In the last year or two, I've noticed that my memory has been going, especially for words and names of places -- I suspect that it may be from trying to learn Turkish and always being surrounded by a second language, though a doctor told me it might stem from the stress/depression of living in another country. Whatever the reason, I guess I really shouldn't be surprised that I forgot that I'd taken photos on our various outings across the city in March. :)
One Saturday, we ventured over to Eminonu and my favorite shopping spot, the Kürkcu Han (furrier's building), where they sell hundreds of colors and styles of yarn for cheap. (Seriously cheap -- one American-sized skein of acrylic yarn is about 80 cents.) As usual, Eminonu was incredibly crowded, so we ended up walking across the Galata Bridge and over to the Tunel tram in order to get home.
People always say that walking across the Galata Bridge is an Istanbul must-do, but I don't get it. The bridge is usually crowded with pedestrians, and you have to dodge the fishermen swinging their lines around -- one of my biggest fears when we walk along the water, be it on the bridge or on the Bosporus, is getting speared with a fishing hook. This isn't like being afraid of zombies -- it could totally happen.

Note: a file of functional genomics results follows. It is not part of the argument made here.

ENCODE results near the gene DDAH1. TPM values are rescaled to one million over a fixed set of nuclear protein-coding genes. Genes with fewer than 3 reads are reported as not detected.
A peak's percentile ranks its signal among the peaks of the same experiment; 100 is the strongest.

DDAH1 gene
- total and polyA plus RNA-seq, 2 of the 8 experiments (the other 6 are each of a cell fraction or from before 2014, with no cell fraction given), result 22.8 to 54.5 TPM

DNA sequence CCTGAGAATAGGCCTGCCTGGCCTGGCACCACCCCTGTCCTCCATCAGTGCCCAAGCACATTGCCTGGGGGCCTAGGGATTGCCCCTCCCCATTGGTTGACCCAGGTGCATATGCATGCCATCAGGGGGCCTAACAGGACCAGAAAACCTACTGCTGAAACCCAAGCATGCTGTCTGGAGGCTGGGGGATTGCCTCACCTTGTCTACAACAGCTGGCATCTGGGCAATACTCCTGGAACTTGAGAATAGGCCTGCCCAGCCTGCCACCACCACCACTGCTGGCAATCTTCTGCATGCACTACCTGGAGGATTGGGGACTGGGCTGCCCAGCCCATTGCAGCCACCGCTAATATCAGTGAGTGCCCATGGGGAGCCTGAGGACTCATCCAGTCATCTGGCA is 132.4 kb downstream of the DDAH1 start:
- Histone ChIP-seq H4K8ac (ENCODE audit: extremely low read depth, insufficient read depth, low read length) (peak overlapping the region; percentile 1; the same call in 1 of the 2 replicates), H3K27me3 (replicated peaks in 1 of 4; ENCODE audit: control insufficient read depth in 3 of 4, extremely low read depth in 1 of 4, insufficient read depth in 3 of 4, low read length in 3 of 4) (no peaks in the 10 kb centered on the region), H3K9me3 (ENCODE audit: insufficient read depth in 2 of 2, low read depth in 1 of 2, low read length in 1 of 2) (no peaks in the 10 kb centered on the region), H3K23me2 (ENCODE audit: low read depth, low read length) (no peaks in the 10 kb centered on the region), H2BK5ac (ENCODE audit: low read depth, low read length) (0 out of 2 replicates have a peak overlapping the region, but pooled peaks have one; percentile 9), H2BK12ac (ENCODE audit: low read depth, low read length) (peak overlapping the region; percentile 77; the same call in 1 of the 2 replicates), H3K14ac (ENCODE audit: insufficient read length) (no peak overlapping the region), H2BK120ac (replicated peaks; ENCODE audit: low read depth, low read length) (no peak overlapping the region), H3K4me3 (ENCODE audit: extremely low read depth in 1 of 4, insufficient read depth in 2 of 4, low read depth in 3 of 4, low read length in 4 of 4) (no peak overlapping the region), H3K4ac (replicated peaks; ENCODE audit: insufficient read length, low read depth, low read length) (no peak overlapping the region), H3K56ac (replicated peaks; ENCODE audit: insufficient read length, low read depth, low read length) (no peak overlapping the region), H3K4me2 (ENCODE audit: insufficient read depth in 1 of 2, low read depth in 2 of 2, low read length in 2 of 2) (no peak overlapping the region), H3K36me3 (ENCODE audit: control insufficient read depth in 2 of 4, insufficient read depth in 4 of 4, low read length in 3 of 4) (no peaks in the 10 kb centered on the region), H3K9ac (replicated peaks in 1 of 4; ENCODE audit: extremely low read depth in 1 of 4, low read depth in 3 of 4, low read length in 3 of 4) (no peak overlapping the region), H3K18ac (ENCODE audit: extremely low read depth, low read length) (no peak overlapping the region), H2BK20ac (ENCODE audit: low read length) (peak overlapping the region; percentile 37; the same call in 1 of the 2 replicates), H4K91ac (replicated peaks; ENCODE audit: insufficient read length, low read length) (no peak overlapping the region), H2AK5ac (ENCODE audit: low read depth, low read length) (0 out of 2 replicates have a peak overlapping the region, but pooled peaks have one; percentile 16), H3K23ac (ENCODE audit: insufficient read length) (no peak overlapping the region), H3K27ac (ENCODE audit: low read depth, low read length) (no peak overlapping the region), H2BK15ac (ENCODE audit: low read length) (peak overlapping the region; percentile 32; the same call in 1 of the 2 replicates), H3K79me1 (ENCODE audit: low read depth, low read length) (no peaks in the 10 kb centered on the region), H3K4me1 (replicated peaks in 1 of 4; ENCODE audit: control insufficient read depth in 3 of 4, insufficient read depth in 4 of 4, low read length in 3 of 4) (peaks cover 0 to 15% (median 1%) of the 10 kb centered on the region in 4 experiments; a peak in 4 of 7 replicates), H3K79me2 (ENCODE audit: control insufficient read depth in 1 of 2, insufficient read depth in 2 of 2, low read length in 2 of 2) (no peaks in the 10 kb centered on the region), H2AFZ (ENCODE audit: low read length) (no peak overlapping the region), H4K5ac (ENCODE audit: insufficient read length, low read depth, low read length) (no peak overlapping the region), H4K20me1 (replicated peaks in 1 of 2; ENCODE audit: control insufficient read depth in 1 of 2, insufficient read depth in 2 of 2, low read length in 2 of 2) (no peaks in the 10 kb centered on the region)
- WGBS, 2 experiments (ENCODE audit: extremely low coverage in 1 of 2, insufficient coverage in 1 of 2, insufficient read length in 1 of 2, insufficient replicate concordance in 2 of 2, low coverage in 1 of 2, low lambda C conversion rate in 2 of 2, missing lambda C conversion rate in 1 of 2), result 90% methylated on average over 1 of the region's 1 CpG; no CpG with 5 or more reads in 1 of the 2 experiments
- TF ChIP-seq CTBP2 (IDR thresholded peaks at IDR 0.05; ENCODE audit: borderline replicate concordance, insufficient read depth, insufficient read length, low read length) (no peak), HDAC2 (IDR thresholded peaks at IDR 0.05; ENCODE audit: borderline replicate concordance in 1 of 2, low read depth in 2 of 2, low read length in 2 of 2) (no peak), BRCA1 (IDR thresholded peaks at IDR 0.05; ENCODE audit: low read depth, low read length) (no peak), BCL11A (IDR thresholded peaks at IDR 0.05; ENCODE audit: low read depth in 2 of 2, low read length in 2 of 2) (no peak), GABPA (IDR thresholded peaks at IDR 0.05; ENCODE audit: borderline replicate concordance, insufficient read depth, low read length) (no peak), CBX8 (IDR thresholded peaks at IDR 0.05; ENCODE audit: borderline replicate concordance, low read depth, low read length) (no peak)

From the Galata Bridge, you can clearly see the controversial new metro bridge that's going up across the Golden Horn. I'm impressed by how quickly it's gone up, and reports say that it will be finished in May.
Istanbul was originally built on seven hills, and as you walk around the city, you feel it. There are a lot of steep inclines and 100-step staircases. To help out the population, there are also two funiculars on the European side. The one at Tunel is the world's second-oldest underground train, opened in 1875.
Another Saturday, we ventured over to Galata, home to the famous Galata Tower and one of Istanbul's loveliest neighborhoods. The area is usually pretty crowded with tourists visiting the tower, but I really love wandering down the side streets and ducking into the cute little shops. We also had lunch at one of my favorite spots, the delightfully charming Santral Dukkan.
The graffiti is on the same street as Santral Dukkan, Serdar-i Ekrem Sokak.